Last weekend, Ireland received a visitor whom some regarded as extra special and others regarded as controversial – the Pope. Much has been written about his visit, so there isn’t a great deal more I can say about it. But I do carry two pictures in my mind which I think neatly represent this country’s relationship with Catholicism.
In one picture, thousands of people stand before the Pope at a shrine in Knock, in the windblown West of Ireland. They clutch rosary beads and wave yellow and white papal flags. In unison, they chant responses while the pope leads them in the Angelus. Soft rain falls on them, but they are oblivious, their rapt faces focused on the small white figure standing in front of them.
In the second picture, another crowd gathers at a garden in Dublin, singing and swaying to the strains of a popular band. In their hands, they hold coloured placards which proclaim truth and justice. They are standing in solidarity with people who have suffered abuse at the hands of the clergy.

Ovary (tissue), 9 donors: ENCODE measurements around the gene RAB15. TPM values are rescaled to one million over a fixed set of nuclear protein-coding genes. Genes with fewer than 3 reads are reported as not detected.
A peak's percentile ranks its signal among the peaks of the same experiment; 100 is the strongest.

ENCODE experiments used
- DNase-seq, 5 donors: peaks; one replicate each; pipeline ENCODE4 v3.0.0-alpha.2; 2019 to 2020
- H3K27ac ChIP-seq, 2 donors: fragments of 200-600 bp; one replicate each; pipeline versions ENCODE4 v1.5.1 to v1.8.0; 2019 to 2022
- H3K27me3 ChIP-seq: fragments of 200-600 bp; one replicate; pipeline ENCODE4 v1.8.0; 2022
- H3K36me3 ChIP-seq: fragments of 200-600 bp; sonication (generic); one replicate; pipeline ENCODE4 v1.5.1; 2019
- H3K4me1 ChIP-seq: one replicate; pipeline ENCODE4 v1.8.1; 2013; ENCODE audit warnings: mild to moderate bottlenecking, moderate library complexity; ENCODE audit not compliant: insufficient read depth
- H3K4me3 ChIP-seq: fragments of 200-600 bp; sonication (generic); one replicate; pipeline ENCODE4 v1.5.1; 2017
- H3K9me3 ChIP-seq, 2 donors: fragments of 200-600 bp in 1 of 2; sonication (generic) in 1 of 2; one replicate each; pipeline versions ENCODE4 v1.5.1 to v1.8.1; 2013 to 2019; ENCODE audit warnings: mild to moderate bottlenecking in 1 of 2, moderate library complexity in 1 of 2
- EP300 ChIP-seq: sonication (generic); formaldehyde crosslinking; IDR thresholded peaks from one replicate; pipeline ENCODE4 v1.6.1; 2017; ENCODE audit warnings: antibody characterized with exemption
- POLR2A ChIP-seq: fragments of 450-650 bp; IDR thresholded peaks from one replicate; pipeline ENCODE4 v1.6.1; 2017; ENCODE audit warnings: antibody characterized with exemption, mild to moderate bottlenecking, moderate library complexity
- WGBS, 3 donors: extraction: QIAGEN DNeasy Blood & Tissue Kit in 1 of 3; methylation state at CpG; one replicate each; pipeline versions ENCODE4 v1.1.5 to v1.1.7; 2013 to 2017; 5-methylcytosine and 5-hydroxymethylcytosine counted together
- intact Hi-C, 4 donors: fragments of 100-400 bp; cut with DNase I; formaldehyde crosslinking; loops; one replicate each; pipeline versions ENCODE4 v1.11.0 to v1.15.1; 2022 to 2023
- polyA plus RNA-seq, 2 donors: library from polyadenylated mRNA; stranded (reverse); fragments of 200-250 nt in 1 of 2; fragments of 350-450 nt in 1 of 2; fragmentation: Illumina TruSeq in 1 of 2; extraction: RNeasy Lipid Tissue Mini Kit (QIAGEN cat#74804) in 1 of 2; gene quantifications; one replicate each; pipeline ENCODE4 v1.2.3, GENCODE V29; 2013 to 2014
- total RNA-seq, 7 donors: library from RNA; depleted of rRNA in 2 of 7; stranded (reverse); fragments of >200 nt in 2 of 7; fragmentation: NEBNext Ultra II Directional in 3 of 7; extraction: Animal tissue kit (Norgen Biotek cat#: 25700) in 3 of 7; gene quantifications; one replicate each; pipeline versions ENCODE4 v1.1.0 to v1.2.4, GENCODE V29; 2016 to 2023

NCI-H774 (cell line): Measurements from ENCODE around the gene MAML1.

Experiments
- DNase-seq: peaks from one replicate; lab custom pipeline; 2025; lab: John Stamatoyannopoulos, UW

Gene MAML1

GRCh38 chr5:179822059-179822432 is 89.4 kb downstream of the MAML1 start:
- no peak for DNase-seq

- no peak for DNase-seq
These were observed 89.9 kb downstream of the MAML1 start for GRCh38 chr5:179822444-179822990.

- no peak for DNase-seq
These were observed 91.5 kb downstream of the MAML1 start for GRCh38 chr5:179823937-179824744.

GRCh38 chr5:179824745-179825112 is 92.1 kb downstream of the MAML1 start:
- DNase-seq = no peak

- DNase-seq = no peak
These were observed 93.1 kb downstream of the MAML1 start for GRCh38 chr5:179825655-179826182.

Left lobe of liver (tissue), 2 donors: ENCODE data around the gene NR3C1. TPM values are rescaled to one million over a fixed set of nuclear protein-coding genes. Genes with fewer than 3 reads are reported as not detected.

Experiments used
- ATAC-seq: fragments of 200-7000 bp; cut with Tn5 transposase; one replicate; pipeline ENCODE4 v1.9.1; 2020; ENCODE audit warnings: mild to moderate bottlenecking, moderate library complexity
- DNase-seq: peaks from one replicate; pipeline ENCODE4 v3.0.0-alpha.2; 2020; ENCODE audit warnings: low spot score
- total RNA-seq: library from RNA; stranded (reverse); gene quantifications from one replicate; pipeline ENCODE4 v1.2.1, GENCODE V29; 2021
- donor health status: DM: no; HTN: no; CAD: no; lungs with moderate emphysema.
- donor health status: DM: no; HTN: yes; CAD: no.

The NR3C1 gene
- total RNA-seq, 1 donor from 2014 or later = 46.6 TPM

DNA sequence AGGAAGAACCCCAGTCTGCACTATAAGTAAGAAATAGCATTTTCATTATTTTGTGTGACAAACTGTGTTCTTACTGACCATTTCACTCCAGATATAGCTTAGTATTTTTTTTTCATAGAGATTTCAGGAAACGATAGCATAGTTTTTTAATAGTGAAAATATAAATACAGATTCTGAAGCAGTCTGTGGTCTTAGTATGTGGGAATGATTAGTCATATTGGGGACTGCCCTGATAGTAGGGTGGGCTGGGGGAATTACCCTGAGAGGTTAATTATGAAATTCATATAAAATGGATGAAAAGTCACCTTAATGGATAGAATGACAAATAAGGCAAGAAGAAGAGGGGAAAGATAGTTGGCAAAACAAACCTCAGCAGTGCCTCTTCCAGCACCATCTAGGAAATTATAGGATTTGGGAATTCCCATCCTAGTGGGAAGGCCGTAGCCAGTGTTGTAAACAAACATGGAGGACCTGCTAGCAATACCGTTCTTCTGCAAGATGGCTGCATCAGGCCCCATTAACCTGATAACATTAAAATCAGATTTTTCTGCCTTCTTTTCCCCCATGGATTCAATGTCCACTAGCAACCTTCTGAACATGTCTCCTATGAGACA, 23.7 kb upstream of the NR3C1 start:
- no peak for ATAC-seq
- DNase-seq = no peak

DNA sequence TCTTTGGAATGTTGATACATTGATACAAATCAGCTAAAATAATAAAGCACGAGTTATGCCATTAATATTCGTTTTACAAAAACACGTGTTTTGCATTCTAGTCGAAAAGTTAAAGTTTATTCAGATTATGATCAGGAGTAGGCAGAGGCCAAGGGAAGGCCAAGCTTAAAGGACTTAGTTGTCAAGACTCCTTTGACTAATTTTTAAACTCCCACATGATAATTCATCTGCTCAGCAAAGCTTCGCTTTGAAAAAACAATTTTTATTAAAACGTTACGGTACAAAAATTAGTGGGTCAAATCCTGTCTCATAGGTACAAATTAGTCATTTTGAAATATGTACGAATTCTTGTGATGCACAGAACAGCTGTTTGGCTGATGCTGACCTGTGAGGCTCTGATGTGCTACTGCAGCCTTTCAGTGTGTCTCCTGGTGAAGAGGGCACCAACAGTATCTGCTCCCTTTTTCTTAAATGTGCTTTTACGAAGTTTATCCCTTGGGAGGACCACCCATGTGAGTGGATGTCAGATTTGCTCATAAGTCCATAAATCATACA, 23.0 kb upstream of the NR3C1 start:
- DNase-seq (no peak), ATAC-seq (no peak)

Creating a New Picture
These are the pictures of post-Catholic Ireland, a country with a strong kernel of faith, but a country which is also kicking down the walls of the institution that it clung to for so long. Seeing these two pictures, I was faced with the uncomfortable realisation that none of them quite fits me. I admire the faith and devotion of the people in the first picture and the integrity and compassion of the people in the second.
I don’t go to Mass anymore, and for many reasons, I think it would be hypocritical to go on calling myself a Catholic. But nor do I want to kick down the walls of the institution. What will be left for us when those walls are gone?
Those of us who fall into the uncomfortable vacuum between belief and disbelief, what I call the floundering faithful, may have to create a new picture for ourselves. It will be interesting to see what picture emerges in the coming years. I would like to think of it as a collage of different beliefs, resting